Essay Sample on Risks to Homeland Security and Mitigation Strategies

Published: 2023-01-20
Essay Sample on Risks to Homeland Security and Mitigation Strategies
Type of paper:  Argumentative essay
Categories:  Analysis Risk management Homeland security
Pages: 7
Wordcount: 1705 words
15 min read

Homeland Security Secretary Michael Chertoff calls for a risk-based approach to homeland security earlier after his Senate hearing. He continues to state that, DHS opt to base its work on risk-driven priorities, risk assessment and subsequent mitigation strategies are seen to have influenced global department efforts towards national prevention, recover and respond to future terrorist attacks as a national disaster.

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Risk analysis practice tends to be less established in homeland security though there exist various reasons why there exists a dynamic nature concerning homeland security which include (1) the abilities of terrorists to adapt any laid countermeasures and their dynamic environment. (2) There is an absence of rich past databases of terrorist attacks which leaves security firms to depend on terrorists expert analysts for probability assessments on terrorist attack forms against critical assets and regions as well as intelligence officers. The analysis conducted in this particular context covers risk assessment approaches by Justice Department found in FY2002 to DHS in FY2007, also includes a detailed overview on the risk management discipline as used in Homeland Security Grant Program (HSGP).

Terrorism risks are analyzed and assessed as a way of buying down risks over time by defining specific strategies for application across the region. Homeland Security Grant program is the primary tool used by the agency as an influential body to local partners and the State to take immediate action to what both parties agree to be a terrorist threat attack and also effective responding to these attacks at DHS. Some flexibility degrees are needed regardless of how sophisticated the risk assessment methodology is in a counterterrorism context where the situations are dynamic.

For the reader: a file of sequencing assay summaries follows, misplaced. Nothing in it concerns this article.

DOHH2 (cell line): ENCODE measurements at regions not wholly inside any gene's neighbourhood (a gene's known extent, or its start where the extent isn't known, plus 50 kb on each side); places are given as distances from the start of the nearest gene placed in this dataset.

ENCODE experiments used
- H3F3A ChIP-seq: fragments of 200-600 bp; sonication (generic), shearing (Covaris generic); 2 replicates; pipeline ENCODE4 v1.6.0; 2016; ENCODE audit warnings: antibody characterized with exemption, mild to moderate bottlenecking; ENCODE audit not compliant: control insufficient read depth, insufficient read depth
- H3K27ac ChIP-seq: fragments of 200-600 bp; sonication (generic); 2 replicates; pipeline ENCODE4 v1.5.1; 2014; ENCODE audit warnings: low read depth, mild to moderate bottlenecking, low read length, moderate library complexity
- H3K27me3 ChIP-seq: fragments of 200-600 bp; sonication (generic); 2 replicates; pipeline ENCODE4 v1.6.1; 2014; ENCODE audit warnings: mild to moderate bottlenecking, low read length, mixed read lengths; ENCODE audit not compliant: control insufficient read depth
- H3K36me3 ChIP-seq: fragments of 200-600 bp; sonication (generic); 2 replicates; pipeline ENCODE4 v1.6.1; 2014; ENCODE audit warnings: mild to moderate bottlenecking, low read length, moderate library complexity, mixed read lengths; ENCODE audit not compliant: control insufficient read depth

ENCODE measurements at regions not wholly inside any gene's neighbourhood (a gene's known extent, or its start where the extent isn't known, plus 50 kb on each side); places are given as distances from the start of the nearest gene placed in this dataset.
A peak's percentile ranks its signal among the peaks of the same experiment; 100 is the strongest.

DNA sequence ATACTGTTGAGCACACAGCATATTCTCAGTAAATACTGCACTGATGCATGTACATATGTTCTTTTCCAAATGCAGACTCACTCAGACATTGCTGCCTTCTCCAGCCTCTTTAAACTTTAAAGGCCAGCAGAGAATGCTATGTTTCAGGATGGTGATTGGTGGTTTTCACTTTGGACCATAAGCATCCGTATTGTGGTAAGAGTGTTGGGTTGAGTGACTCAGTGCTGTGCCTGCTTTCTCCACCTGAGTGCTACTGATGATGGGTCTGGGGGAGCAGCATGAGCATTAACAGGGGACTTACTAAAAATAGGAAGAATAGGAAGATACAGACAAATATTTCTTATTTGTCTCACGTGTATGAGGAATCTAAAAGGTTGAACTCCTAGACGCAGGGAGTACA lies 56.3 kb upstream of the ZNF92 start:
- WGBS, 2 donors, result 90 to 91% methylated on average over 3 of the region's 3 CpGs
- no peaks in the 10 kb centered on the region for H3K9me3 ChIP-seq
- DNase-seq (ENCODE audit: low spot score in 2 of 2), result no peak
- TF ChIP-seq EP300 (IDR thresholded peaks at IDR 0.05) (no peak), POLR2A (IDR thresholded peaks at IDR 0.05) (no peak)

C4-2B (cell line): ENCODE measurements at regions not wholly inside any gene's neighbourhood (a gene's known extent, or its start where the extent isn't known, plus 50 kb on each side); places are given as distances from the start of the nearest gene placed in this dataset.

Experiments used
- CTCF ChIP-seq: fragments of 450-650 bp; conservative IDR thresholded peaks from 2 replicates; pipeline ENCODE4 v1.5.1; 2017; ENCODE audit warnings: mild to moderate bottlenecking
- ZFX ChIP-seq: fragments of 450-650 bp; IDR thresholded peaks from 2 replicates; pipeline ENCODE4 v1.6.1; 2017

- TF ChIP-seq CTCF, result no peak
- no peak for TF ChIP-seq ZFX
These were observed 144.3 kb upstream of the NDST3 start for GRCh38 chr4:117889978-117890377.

Taking an empirical assessment of historical terrorism attacks data in the United States, this may play an essential aspect of risks reduction and resource allocation. This particular analysis report focuses on presenting various risks which are related to grant program options for congressional considerations. (1) maintaining the quo status in risk assessment areas as well as grant allocation in an inextricably linked manner. (2) drafting of national impact assessment to develop clear understanding returns on $12 billion investment capital which had been spent by FY2008 by Homeland Security Grant Program. (3) enhancement of transparency on risk allocation strategy to local and state government. (4) Developing a long-term comprehensive plan for mitigating, assessing, and managing risks. To achieve such goals, the government must consider organizational and procedural changes - mitigation strategies within the final section of the analysis report.

In the financial year 2004, money allocation across the country states raised a debate on how such allocation of homeland security grant was done. Wyoming state Homeland Security Grant amounted $14,360,000, California got 133,964,000 while New York got $78,827,000. Wyoming would receive less money compared to California and New York. On closer examine on the matter, according to 2004 census bureau estimates, Wyoming appeared to have received an approximate of $28.34 in SHSG per capita funding while California and New York received 3.73 and $4.10 per capita respectively. The reason behind such money allocation has remained questionable to many especially following recent attacks and plots against certain locations in California and New York, also including the 1993 bombing of World Trade Centre, Millennium plot against Los Angeles International Airport and Blind Sheikh plot. Most key stakeholders across all government levels questioned to learn more on how Security Grant allocation process and methodology is done.